—Alain, the brother who cooks, is superb, Isabella, said Leona, This restaurant is a hidden gem.

—Speaking of gems, said Isabella, I have asked Ben Clarone to meet us this afternoon at his bank. He has two Gringovitch paintings that he can show us.

—Why are they at a bank? Does the bank own the paintings?

—No, Ben Clarone has them in a safe deposit vault. He lives in New York, but he brought the paintings to Nice for his friend Anatoly Gringovitch. Apparently they grew up together in Chicago and Gringovitch trusts Clarone.

—I would like that. Do you know if they are recent?

—I think they are very recent, said Isabella.  Clarone said they were still not completely dry. I haven't seen them yet, so it will all be new for me, too.

—What time did you say we would meet him?

—Two-thirty at Credit Suisse on Avenue Jean Medecin.

—Good, I hate to rush lunch. It is the only meal Marcello and I ever have together when he is home.


The meal was superb. The soup was flavorful without being filling and the pheasant was superbly prepared. The presentation was first rate.


—Was the meal satisfactory? said Louis, as he cleared the table.

—Excellent, said the women in unison.

—Perhaps a small dessert? said Louis.

—None for me, said Leona, but a double espresso please. Isabella, would you care for dessert?

—A café Americano.

—As you wish, said Louis.


Both women took out cigarettes. Leona lit Isabella's Marlboro and her own Gauloises from the same match. 

Isabella stubbed out her Marlboro.

—Leona, can I have one of your Gauloises?

—Certainly. Leona shook a cigarette from her pack and offered it to Isabella. She then lit a match by folding over a match and striking it and offering it to Isabella.

—Leona, you know I once saw the whole matchbook go up in flames when someone lit a match like that.

—Yes, said Leona, but I have years of practice and I don't litter the ground with burned out sticks of cardboard.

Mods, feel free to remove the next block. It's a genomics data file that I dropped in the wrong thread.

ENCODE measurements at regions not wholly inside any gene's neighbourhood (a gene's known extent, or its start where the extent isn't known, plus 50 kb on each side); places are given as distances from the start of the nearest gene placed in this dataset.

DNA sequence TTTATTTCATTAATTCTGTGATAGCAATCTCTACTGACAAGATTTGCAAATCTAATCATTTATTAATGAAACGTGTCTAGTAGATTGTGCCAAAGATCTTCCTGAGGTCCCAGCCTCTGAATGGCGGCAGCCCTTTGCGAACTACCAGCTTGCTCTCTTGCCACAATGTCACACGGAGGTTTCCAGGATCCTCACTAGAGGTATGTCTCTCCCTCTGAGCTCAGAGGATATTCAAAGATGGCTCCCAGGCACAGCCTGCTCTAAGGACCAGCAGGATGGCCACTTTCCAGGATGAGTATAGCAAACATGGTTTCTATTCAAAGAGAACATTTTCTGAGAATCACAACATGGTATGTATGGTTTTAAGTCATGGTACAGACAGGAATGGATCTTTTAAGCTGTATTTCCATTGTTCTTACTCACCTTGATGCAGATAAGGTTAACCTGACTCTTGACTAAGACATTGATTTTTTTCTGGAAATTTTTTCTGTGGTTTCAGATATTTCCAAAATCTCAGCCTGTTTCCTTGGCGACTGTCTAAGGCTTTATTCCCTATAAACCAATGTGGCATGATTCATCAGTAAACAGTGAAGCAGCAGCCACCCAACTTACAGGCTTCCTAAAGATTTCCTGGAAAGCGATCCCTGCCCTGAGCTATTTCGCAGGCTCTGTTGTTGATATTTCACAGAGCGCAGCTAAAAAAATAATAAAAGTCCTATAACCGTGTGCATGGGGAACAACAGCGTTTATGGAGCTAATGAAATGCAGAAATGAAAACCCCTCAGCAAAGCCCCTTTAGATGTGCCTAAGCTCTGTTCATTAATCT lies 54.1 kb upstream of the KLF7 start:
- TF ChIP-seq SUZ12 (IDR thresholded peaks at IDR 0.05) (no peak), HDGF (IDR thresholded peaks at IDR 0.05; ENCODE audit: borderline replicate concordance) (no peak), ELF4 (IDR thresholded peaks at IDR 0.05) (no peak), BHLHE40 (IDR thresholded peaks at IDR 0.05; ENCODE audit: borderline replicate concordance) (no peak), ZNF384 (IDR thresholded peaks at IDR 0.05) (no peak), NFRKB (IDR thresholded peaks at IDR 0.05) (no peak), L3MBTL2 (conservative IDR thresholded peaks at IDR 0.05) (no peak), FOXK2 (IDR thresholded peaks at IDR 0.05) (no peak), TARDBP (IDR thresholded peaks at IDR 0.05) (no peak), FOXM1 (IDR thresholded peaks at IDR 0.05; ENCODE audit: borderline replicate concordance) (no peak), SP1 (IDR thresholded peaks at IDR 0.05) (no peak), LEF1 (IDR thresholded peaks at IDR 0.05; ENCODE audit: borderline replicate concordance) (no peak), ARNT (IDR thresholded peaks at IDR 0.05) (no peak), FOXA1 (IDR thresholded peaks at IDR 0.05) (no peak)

Louis returned with the coffees and a small chocolate mousse with two large spoons.

—A gift of the house, said Louis.

—Oh, you shouldn't have, said Leona. Do I look like I need a dessert?

—Madame Koshka, chocolate is good for the soul and the spirit. This small amount is hardly contraindicated.


The two women laughed at his sincerity and the use of the word contraindicated.

—Thank you Louis, said Isabella. Our compliments to you and your brothers.

—Beautiful women enhance a restaurant's reputation, said Louis.

—Flattery will get you everywhere, said Isabella.


While Isabella used the lady's room, Leona paid the bill.

—I thought it was my treat, said Isabella when she returned.

—Next time, said Leona, when I have purchased a painting or two. Is Mr. Clarone a “lady's man,” as you say in America?


—Perhaps I should change into different clothes, said Leona.

—Wouldn't you have to drive to Monaco to your home?

—No, I have several changes of clothes in my office, said Leona. You can view the galleries while I change. Then we can drive to the meet Mr. Clarone.


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—Christ all mighty, said Ben to himself as he watched Isabella and Leona enter the bank. Those are some extraordinary examples of female flesh. Even though he was wary of Isabella, he had to admit that she was one fine specimen. The woman with her was less refined, but equally stunning in a low cut sheath dress. Both were dressed showing plenty of bosom and leg.


Isabella walked up to Ben and gave him a light hug and a kiss on the cheek. Ben could feel her braless breasts just touching his chest.

—Ben, meet my good friend Leona Koshka. She is the director of the Musée d'Art contemporain here in Nice. Leona, this is Ben Clarone, musician extraordinaire.

 —Pleased to meet you, said Leona, shaking Ben's extended hand. My husband has nothing but glowing words about your musicianship,

—Who is your husband, may I ask, said Ben slightly overwhelmed by the two powerful women and their reference to his professionalism.

—The conductor Marcello Metronomini, said Leona with pride.

—I have never performed with him, said Ben, but he has a reputation as a musician's musician.